Sanctions stall progress

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Sanctions stall progress


On May 24, 2010, a stone-faced President Lee Myung-bak stood behind a podium at the War Memorial of Korea that honors those who perished in the 1950-53 Korean War. With tears in his eyes, he declared the beginning of a package of economic sanctions against Pyongyang in retaliation for the sinking of the Cheonan warship just two months before that killed 46 South Korean sailors.

“North Korea will pay the price for what it did,” Lee warned, referring to its responsibility for the fatal incident. “To hold the North accountable, I will take steps required of me [as the commander in chief].”

Under those restrictions, known as the May 24 sanctions, all inter-Korean business cooperation was halted with the exception of the Kaesong Industrial Complex, the last vestige of inter-Korean cooperation.

The South Korean government also banned new business investments in the North, aside from economic aid toward humanitarian causes, and prohibited North Korean vessels from passing through South Korean waters. The package of sanctions was put in place to make clear the government’s resolve to receive an apology and assurance from Pyongyang that it would never carry out such a deadly provocation again.

But over the past five years, the May 24 sanctions have served as a major roadblock to a breakthrough in tense bilateral relations between the two Koreas. The North refuses to apologize, let alone acknowledge its responsibility.

Since the sanctions took effect, both Koreas have also seen handovers of power.

Kim Jong-un came to power in December 2011, following the death of his father, Kim Jong-il, while Park Geun-hye succeeded Lee with her own conservative administration.

According to the Ministry of Unification, Seoul’s humanitarian aid to North Korea plummeted to 19.5 billion won ($17.7 million) compared to 67.1 billion won in 2009, affected by the sanctions and subsequent tensions.

Inter-Korean trade volume, however, hit a record high of $2.34 billion last year, but an overwhelming 99.8 percent of it was via the industrial complex in Kaesong.

Now in its third year in office, the Park government has sought to improve ties with North Korea, with 2015 considered an optimal year for it in the absence of any major election. But the North has insisted that sanctions must be removed first before there can be any sort of reconciliation, a demand that has only perpetuated the gridlock.

“It takes two hands to clap. But current inter-Korean relations lack those hands now,” said an official at the Unification Ministry who requested anonymity.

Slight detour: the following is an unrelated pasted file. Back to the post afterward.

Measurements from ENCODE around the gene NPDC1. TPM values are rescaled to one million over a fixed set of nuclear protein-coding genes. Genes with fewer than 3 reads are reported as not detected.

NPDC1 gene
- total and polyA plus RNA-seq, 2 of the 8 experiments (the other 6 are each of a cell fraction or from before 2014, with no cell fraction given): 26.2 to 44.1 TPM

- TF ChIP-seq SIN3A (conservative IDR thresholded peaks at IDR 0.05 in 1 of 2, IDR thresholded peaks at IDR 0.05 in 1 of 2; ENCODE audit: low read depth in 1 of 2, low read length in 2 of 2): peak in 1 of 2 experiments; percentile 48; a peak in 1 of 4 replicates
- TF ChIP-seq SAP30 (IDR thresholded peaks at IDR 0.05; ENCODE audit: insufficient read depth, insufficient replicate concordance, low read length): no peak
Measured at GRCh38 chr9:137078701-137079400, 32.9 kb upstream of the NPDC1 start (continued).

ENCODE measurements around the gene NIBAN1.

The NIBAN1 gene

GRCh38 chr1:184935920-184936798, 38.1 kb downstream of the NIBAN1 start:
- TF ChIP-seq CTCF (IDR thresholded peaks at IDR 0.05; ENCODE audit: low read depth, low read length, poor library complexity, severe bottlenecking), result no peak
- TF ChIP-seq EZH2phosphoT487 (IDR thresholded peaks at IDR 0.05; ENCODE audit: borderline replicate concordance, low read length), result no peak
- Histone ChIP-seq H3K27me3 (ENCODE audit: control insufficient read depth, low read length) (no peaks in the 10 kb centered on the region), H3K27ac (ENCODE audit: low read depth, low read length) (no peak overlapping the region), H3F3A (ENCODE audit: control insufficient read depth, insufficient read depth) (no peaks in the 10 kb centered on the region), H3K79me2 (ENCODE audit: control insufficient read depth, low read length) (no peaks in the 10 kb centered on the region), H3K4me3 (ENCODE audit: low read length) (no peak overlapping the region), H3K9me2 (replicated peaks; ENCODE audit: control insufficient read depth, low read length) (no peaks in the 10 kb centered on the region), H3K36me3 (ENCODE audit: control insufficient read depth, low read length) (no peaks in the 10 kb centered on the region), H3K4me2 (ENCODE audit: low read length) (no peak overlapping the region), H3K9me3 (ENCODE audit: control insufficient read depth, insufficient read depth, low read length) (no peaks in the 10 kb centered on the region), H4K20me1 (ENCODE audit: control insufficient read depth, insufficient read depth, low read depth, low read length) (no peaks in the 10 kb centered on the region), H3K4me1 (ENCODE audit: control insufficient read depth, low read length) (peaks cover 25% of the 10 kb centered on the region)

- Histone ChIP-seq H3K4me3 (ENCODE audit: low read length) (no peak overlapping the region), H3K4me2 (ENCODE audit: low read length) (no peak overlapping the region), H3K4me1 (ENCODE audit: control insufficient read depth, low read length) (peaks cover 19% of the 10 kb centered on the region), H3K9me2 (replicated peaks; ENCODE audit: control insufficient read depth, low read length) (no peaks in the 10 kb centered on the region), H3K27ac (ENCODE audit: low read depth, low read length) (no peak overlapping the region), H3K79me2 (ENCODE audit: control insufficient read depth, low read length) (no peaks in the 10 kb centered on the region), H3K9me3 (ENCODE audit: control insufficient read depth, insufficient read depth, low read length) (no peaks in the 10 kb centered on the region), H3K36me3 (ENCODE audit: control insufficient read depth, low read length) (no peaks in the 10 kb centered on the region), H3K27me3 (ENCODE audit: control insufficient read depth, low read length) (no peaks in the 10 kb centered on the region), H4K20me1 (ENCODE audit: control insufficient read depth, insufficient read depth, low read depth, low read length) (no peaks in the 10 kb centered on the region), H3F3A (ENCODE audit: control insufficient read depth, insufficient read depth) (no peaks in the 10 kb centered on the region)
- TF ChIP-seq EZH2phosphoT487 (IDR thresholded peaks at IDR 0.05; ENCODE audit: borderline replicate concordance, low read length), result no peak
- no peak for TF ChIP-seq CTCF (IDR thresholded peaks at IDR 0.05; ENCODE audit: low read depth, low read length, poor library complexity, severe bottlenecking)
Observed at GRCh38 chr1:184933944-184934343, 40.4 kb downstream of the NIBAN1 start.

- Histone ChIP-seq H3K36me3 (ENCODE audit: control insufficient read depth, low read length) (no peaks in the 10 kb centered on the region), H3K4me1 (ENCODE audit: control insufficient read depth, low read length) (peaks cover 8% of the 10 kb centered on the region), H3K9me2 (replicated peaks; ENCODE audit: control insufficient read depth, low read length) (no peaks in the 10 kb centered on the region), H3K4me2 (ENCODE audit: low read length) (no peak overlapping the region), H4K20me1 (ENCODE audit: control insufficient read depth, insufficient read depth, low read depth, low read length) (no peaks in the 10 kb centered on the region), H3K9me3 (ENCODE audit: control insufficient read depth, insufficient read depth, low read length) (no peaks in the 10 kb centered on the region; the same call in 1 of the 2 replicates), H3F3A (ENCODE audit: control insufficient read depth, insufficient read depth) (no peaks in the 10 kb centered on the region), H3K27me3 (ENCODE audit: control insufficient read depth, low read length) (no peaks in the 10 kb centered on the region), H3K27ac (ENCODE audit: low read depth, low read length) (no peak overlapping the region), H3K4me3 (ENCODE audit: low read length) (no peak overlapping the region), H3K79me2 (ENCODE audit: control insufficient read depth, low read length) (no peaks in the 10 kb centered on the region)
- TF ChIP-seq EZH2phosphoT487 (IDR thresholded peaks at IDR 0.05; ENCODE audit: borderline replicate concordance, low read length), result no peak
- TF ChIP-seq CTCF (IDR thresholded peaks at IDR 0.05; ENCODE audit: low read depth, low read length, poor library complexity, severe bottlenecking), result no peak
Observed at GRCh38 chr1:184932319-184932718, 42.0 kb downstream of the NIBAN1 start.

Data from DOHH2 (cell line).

While the South has kept the sanctions in place in the hope that the restrictions will deter the North from acting out further and it possibly induce an apology, Pyongyang has showed no signs of backing down.

North Korea’s powerful National Defense Commission proposed Sunday a joint investigation into the Cheonan, calling the South’s conclusion “totally fabricated.”

It added that the “South must lift the sanctions for North-South relations to recover.”

The Blue House has not responded to the North’s proposal but is expected to rebuff it.

The stalemate between the two also centers on disputes ranging from whether to hold reunions for the families separated by the war or to resume the Mount Kumgang tours that have now been suspended for seven years. Taking those situations into account, calls have grown for Seoul to more actively engage with the North.

“The Park government will not lift the sanctions without an apology from the North for the sinking [of the Cheonan] because it is the successor to the conservative Lee government [that first imposed the restrictions],” said Koh Yu-hwan, a North Korea studies professor at Dongguk University.

“But it should try to draw the North to come to the table to discuss inter-Korean issues by creating the kind of conducive atmosphere demanded by the North, specifically by banning leaflet campaigns [by civic groups] critical of the regime.”

The professor noted that banning the leaflets, which multiple civic groups have launched across the border using balloons, lies in accordance with a bilateral agreement drawn up in 1972 that prohibits the two sides from mutual slander.

Still, the prospects for improved ties dimmed since South Korea’s intelligence agency released a report regarding the North’s execution of its Defense Minister Hyon Yong-chol, who was allegedly sentenced to death for disrespecting Kim Jong-un.

President Park called the alleged execution, suspected to have been carried out with an anti-aircraft gun, an act of extreme terror, which drew strong protests from the North and left the government little room to seek a breakthrough in relations.

The North’s successful test-fire of a submarine-launched ballistic missile also did little to ease tensions on the peninsula.

One North Korean expert, who spoke on the condition of anonymity, said Kim was likely to “put more high-ranking officials on death row in the coming months and years” in a bid to tighten his grip on power.

“Under this mood, which has been defined as a reign of terror, the military would have no choice but to scramble to demonstrate their loyalty to Kim. And that will inevitably undermine the logic and rationality of North Korea’s policies.”


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